CRAN status lifecycle R-CMD-check coverage


giftwrap takes shell commands and turns them into R functions. This enables R developers to immediately work with command lines tools like AWS CLI, Salesforce DX, Docker, git, and more.


If you have the AWS CLI installed and configured on your machine, you can install giftwrap and list your S3 buckets:


wrap_commands("aws s3 ls")

Or, if you have Docker installed on your machine, you can list your running containers.

This time, we’ll store our giftwrapped function in its own namespace that giftwrap creates. We’ll call the namespace gifts.

wrap_commands("docker ps", use_namespace = "gifts")

And we can add our S3 function to that same namespace. Notice how wrap commands can handle multiple commands.

wrap_commands(c("aws s3 ls", "docker ps"), use_namespace = "gifts")

The resulting giftwrapped functions can take any number of named or unnamed arguments, and will add those arguments to the command when the function is called. You can wrap any command available in your shell.


To enable a fast and standalone loading of commands, giftwrap employs the use of lexicons, and comes with several lexicons, which are accessed using the lexicon function, like lexicon("aws") or lexicon("docker").

The wrap_lexicon function takes a lexicon, accepts filtering for commands/subcommands, and has helpful options for where the resulting functions will live and what they will look like.

Let’s wrap the git lexicon.

             use_namespace = "git",
             commands = c("status", "reset"),
             drop_base = T)

commands and subcommands arguments accept regex, and drop_base removes the base ‘git’ from the R function. There is also an env argument to specify an environment, instead of using use_namespace.

Other Useful Features

Capture Output

You can capture the status, stdout, and stderr from your call to the shell using variable assignment.

output <- echo("hello world")

Current Lexicons

giftwrap currently comes with the following lexicons:

Making your own lexicon

Using the aws lexicon as an example, each lexicon contain columns for:

If you follow the format of an existing lexicon, you will likely be able to use wrap_lexicon with any command line tool of your choosing.

Note that all of the functionality in wrap_lexicon is identical to that of wrap_commands. wrap_lexicon just works with a dataframe, formatted as previously discussed. The hope is that wrap_lexicon will allow you to keep your command line commands organized, accessible, and reproducible.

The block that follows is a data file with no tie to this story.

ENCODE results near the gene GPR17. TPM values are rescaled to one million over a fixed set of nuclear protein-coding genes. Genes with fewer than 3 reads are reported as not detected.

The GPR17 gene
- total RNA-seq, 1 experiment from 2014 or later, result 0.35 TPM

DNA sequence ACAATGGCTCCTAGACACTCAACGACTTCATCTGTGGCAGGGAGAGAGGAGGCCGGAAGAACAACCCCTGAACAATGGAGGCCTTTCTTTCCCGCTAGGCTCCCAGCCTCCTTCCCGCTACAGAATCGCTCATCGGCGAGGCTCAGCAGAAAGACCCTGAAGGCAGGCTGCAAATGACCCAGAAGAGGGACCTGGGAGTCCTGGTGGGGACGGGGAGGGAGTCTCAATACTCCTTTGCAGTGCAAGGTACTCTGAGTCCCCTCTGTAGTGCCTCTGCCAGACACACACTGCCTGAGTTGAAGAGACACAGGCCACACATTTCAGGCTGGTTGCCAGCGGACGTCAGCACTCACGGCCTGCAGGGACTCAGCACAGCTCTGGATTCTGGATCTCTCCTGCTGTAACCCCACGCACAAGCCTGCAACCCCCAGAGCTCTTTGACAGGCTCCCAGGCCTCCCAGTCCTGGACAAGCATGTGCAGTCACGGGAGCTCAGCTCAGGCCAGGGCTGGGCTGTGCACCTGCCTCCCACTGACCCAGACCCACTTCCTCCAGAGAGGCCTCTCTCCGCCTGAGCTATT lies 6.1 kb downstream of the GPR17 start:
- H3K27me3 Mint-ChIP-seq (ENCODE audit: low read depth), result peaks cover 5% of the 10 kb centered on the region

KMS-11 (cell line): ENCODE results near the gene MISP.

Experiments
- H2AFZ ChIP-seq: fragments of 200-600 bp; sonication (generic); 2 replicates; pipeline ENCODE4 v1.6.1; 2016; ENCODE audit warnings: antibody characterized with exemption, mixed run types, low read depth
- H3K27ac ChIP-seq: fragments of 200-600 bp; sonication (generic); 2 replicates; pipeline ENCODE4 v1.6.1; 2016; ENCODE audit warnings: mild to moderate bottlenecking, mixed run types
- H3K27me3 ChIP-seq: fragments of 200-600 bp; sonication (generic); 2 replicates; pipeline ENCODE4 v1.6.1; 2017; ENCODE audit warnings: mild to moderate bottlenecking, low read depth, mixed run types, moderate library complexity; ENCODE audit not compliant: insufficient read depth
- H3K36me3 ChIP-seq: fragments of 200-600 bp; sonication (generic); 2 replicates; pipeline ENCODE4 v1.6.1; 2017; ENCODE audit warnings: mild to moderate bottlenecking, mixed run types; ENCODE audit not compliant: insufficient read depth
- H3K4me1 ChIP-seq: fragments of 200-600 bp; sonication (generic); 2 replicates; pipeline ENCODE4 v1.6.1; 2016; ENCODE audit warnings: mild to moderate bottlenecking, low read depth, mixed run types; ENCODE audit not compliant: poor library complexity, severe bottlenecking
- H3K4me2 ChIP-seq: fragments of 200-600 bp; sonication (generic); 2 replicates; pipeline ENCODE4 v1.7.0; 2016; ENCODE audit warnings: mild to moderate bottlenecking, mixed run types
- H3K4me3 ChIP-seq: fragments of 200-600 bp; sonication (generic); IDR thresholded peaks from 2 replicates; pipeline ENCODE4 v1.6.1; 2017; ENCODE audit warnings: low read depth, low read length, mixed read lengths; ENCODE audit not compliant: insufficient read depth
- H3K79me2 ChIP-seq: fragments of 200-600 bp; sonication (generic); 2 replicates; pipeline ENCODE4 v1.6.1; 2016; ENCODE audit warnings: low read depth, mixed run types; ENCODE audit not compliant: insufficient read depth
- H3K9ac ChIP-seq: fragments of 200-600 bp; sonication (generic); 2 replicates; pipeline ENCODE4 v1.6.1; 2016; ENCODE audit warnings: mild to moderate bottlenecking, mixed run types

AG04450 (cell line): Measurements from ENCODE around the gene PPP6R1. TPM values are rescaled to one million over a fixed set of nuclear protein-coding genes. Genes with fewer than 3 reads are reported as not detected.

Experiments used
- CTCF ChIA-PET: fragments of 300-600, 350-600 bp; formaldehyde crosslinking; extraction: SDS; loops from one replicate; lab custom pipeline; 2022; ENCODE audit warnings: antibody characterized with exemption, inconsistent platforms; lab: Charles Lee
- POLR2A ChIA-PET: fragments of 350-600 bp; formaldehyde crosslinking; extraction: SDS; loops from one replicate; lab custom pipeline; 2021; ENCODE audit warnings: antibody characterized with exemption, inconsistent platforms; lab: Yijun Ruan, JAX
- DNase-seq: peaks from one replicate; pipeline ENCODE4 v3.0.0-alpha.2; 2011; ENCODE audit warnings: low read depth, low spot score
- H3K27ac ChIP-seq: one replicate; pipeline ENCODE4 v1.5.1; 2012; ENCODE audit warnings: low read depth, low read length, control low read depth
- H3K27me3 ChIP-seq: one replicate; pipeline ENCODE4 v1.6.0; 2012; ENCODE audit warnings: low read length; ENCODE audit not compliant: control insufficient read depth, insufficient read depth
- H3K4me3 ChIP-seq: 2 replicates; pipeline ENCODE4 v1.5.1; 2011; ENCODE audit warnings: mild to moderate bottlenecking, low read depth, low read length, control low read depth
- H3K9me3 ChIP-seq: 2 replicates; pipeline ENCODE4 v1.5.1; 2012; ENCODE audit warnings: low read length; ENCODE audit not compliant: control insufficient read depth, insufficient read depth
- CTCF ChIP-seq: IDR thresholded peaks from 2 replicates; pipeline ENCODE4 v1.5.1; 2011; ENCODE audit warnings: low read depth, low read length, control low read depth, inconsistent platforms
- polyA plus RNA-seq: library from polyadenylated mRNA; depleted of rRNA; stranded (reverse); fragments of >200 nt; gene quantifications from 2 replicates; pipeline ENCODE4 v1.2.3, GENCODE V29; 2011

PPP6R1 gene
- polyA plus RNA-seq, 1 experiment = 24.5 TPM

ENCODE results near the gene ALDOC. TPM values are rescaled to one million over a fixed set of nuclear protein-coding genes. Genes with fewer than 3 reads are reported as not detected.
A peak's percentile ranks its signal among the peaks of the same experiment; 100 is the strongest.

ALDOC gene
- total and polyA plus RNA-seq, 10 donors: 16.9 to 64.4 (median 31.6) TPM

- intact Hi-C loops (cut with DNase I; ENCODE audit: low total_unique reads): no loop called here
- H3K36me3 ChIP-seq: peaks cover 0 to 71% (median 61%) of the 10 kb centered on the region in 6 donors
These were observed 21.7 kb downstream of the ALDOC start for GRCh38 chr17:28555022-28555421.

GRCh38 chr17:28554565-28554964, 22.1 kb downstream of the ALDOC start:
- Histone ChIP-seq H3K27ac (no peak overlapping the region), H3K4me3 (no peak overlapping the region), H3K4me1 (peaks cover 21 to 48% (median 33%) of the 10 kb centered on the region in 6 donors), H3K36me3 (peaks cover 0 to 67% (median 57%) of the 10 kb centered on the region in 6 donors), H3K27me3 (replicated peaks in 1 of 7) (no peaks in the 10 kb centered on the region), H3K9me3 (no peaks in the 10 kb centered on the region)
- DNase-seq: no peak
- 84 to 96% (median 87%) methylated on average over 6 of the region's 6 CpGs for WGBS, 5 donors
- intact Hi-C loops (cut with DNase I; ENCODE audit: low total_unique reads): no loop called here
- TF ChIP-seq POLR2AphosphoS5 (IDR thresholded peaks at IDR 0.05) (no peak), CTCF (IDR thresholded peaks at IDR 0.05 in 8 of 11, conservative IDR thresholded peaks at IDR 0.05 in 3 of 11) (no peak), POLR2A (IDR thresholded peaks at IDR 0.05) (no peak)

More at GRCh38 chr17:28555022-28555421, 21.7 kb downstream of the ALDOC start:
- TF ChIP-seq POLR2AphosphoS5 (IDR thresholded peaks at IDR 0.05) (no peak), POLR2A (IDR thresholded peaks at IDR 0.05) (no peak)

Adding giftwrap functions to packages

If you are familiar with creating R packages, you may know you can specify actions to be taken when the package is loaded using the .onLoad function, in a file typically called zzz.R in the R folder of your package directory.

The following is a short code snippet you may place in zzz.R that allows you to load in giftwrapped functions from the aws lexicon into your package, accessible for your package users.

#' Generates functions on load
#' @importFrom giftwrap wrap_lexicon lexicon
.onLoad <- function(libname, pkgname) {
                           commands = "s3$|ec2$",
                           subcommands = "^ls$|^cp$|^describe-instances$",
                           use_namespace = "yourpackagenamehere",
                           drop_base = T)

Alternatively, if you only want your giftwrapped functions to be available to your package and not directly to the user, you can leverage environment caching instead.

#' Generates functions on load
#' @importFrom giftwrap wrap_lexicon lexicon
.onLoad <- function(libname, pkgname) {
    aws <- new.env()
                           commands = "s3$|ec2$",
                           subcommands = "^ls$|^cp$|^describe-instances$",
                           env = aws,
                           drop_base = T)
    assign("aws", aws, pos = parent.env(environment()))

Now your package can access a command like aws s3 ls with the syntax aws$s3_ls(), and you are free to develop on top of the giftwrapped function as you like.

gcloud in RStudio

After you have installed gcloud (and make sure to run when you do), follow these steps to ensure gcloud will work in RStudio on your local machine:

  1. In your terminal, run which gcloud
  2. From the result, something like /usr/local/google-cloud-sdk/bin/gcloud, copy up to bin. In this example, we’d copy /usr/local/google-cloud-sdk/bin
  3. In RStudio, run usethis::edit_r_environ()
  4. In the .Renviron file that opens, add gcloud to your PATH. Using our example, the line should read something like PATH=/usr/local/google-cloud-sdk/bin:$PATH
  5. Save your .Renviron file and restart R

Happy giftwrapping!